ProQR’s retinitis pigmentosa candidate gets investigational NDA clearance

The FDA has cleared an investigational new drug application for QR-1123, an investigational oligonucleotide treatment candidate for vision loss with autosomal dominant retinitis pigmentosa due to the P23H mutation in the rhodopsin gene, according to a press release from ProQR Therapeutics.

The company plans to begin a first-in-human phase 1/2 trial of QR-1123 by the end of this year, with a single-dose escalation open-label arm and a multiple-dose double-masked arm, the release said. Safety, tolerability, pharmacokinetics and efficacy will be evaluated.

“We are pleased to have an open IND for QR-1123, based on which we will be advancing our next inherited retinal disease program into the clinic this year,” ProQR CEO Daniel A. de Boer said in the release. “This represents our fifth IND in less than 5 years and our third clinical program for severe genetic eye diseases. With a strong in vitro and in vivo proof-of-concept, we are excited about the potential of this medicine to make a positive impact on the lives of patients with [autosomal dominant retinitis pigmentosa].”

QR-1123 aims to inhibit the formation of the mutated toxic version of the rhodopsin protein by binding the mutated RHO mRNA, casing allele specific knockdown of the mutant mRNA. It is intended to be administered through intravitreal injection.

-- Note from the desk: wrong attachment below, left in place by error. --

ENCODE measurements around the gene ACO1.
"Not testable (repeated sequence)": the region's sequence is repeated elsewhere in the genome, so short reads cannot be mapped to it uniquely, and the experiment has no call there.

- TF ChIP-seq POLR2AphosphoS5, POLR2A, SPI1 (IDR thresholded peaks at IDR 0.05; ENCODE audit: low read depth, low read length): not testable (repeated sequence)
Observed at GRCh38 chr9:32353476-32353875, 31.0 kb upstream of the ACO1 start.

The FDA has cleared an investigational new drug application for QR-1123, an investigational oligonucleotide treatment candidate for vision loss with autosomal dominant retinitis pigmentosa due to the P23H mutation in the rhodopsin gene, according to a press release from ProQR Therapeutics.

The company plans to begin a first-in-human phase 1/2 trial of QR-1123 by the end of this year, with a single-dose escalation open-label arm and a multiple-dose double-masked arm, the release said. Safety, tolerability, pharmacokinetics and efficacy will be evaluated.

“We are pleased to have an open IND for QR-1123, based on which we will be advancing our next inherited retinal disease program into the clinic this year,” ProQR CEO Daniel A. de Boer said in the release. “This represents our fifth IND in less than 5 years and our third clinical program for severe genetic eye diseases. With a strong in vitro and in vivo proof-of-concept, we are excited about the potential of this medicine to make a positive impact on the lives of patients with [autosomal dominant retinitis pigmentosa].”

QR-1123 aims to inhibit the formation of the mutated toxic version of the rhodopsin protein by binding the mutated RHO mRNA, casing allele specific knockdown of the mutant mRNA. It is intended to be administered through intravitreal injection.